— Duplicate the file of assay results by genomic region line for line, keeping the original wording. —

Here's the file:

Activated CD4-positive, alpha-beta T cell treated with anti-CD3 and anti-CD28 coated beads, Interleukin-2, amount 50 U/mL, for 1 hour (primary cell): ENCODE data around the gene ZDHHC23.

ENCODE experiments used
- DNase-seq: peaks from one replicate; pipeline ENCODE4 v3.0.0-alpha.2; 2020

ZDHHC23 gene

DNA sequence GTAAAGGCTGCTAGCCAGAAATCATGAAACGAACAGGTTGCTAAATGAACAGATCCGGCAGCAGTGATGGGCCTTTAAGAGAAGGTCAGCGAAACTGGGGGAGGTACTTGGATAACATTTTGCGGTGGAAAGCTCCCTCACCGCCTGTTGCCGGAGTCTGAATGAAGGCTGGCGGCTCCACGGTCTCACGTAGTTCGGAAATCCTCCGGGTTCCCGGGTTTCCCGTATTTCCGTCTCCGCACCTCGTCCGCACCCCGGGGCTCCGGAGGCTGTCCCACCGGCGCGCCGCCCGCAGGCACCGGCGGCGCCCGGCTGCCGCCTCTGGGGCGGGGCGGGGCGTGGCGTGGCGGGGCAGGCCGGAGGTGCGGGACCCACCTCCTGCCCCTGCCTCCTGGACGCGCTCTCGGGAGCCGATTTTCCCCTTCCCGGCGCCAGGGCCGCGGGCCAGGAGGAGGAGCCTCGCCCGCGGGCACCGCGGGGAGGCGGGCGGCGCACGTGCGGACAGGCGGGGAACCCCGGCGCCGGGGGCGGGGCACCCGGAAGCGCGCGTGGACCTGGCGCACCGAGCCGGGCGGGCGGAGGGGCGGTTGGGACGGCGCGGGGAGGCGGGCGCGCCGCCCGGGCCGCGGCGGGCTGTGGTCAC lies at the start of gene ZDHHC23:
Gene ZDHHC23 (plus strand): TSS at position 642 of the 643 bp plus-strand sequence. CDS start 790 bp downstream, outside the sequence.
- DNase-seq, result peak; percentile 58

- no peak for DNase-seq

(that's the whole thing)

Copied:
Activated CD4-positive, alpha-beta T cell treated with anti-CD3 and anti-CD28 coated beads, Interleukin-2, amount 50 U/mL, for 1 hour (primary cell): ENCODE data around the gene ZDHHC23.

ENCODE experiments used
- DNase-seq: peaks from one replicate; pipeline ENCODE4 v3.0.0-alpha.2; 2020

ZDHHC23 gene

DNA sequence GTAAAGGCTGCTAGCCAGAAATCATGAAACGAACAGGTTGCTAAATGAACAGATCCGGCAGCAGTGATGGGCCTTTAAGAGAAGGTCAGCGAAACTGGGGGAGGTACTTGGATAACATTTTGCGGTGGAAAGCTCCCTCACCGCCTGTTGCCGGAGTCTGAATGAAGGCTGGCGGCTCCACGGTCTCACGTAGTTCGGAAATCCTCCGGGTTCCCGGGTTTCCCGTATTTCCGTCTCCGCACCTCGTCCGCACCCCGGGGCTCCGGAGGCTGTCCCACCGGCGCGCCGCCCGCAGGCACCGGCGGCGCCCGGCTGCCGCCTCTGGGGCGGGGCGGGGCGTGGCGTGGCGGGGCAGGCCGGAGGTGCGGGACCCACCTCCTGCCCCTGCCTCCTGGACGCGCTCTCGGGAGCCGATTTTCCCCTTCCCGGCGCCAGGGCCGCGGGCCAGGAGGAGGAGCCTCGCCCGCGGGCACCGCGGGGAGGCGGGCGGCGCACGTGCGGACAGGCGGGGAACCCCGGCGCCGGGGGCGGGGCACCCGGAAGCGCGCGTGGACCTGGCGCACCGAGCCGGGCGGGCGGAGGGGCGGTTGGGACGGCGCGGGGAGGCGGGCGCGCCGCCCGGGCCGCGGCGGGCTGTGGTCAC lies at the start of gene ZDHHC23:
Gene ZDHHC23 (plus strand): TSS at position 642 of the 643 bp plus-strand sequence. CDS start 790 bp downstream, outside the sequence.
- DNase-seq, result peak; percentile 58

- no peak for DNase-seq